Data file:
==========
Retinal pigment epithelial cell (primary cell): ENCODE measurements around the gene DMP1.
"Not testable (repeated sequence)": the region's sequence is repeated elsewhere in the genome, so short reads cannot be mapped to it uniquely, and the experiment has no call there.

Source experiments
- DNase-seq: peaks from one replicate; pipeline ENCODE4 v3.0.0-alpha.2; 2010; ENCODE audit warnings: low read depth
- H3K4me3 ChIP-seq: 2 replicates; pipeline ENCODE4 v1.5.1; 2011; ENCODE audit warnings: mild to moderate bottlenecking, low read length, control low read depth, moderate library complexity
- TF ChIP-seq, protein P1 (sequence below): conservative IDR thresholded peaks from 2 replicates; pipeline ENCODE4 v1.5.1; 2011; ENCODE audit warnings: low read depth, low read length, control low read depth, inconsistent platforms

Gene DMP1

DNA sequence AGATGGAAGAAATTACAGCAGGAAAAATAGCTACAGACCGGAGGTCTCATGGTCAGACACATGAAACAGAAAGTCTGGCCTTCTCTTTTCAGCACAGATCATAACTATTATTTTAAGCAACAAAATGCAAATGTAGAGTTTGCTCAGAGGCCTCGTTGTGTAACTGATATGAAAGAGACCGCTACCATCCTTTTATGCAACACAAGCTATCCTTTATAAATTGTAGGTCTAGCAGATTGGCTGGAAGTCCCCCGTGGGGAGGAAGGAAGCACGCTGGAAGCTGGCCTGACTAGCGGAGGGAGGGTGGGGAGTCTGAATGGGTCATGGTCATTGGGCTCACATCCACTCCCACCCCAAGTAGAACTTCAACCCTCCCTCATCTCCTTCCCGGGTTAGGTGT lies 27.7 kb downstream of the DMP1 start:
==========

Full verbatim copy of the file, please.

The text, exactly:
Retinal pigment epithelial cell (primary cell): ENCODE measurements around the gene DMP1.
"Not testable (repeated sequence)": the region's sequence is repeated elsewhere in the genome, so short reads cannot be mapped to it uniquely, and the experiment has no call there.

Source experiments
- DNase-seq: peaks from one replicate; pipeline ENCODE4 v3.0.0-alpha.2; 2010; ENCODE audit warnings: low read depth
- H3K4me3 ChIP-seq: 2 replicates; pipeline ENCODE4 v1.5.1; 2011; ENCODE audit warnings: mild to moderate bottlenecking, low read length, control low read depth, moderate library complexity
- TF ChIP-seq, protein P1 (sequence below): conservative IDR thresholded peaks from 2 replicates; pipeline ENCODE4 v1.5.1; 2011; ENCODE audit warnings: low read depth, low read length, control low read depth, inconsistent platforms

Gene DMP1

DNA sequence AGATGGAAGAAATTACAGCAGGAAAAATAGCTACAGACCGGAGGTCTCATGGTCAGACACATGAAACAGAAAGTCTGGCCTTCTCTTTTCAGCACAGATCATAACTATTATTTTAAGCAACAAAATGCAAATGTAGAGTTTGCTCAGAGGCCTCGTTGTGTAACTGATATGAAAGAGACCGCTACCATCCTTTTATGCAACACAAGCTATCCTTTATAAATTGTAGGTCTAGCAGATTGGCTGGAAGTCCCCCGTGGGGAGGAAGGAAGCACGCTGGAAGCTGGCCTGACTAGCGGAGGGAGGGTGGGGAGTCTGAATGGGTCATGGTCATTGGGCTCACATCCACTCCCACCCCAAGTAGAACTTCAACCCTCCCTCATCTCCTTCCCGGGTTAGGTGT lies 27.7 kb downstream of the DMP1 start: